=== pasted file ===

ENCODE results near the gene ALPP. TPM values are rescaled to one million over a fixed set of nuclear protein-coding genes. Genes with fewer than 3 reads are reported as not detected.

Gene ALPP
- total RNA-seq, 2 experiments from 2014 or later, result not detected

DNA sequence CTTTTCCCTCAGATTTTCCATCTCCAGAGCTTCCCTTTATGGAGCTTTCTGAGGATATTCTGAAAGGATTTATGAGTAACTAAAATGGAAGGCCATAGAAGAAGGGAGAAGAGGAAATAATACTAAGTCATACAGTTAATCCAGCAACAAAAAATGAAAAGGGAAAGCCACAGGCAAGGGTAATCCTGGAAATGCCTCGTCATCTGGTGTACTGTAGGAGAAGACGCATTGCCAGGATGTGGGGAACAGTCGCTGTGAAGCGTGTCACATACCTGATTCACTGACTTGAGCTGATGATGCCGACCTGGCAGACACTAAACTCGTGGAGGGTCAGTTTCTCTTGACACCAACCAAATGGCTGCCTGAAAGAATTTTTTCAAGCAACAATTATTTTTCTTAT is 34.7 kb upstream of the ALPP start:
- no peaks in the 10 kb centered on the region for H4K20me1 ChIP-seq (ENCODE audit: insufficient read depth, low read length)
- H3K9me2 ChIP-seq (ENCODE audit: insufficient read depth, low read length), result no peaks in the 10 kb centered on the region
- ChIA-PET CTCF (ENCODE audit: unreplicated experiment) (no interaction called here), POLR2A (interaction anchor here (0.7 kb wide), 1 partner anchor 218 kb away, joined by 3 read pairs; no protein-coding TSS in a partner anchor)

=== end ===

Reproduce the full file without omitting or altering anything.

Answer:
ENCODE results near the gene ALPP. TPM values are rescaled to one million over a fixed set of nuclear protein-coding genes. Genes with fewer than 3 reads are reported as not detected.

Gene ALPP
- total RNA-seq, 2 experiments from 2014 or later, result not detected

DNA sequence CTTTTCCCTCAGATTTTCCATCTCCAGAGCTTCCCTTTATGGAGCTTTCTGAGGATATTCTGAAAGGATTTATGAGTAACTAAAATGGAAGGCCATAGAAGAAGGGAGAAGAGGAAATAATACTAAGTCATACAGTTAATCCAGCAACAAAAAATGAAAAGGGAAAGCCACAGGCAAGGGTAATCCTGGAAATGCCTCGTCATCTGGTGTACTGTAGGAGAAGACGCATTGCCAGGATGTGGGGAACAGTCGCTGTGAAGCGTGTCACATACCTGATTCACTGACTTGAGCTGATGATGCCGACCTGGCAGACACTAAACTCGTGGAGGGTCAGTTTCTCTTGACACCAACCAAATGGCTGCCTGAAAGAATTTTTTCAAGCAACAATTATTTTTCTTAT is 34.7 kb upstream of the ALPP start:
- no peaks in the 10 kb centered on the region for H4K20me1 ChIP-seq (ENCODE audit: insufficient read depth, low read length)
- H3K9me2 ChIP-seq (ENCODE audit: insufficient read depth, low read length), result no peaks in the 10 kb centered on the region
- ChIA-PET CTCF (ENCODE audit: unreplicated experiment) (no interaction called here), POLR2A (interaction anchor here (0.7 kb wide), 1 partner anchor 218 kb away, joined by 3 read pairs; no protein-coding TSS in a partner anchor)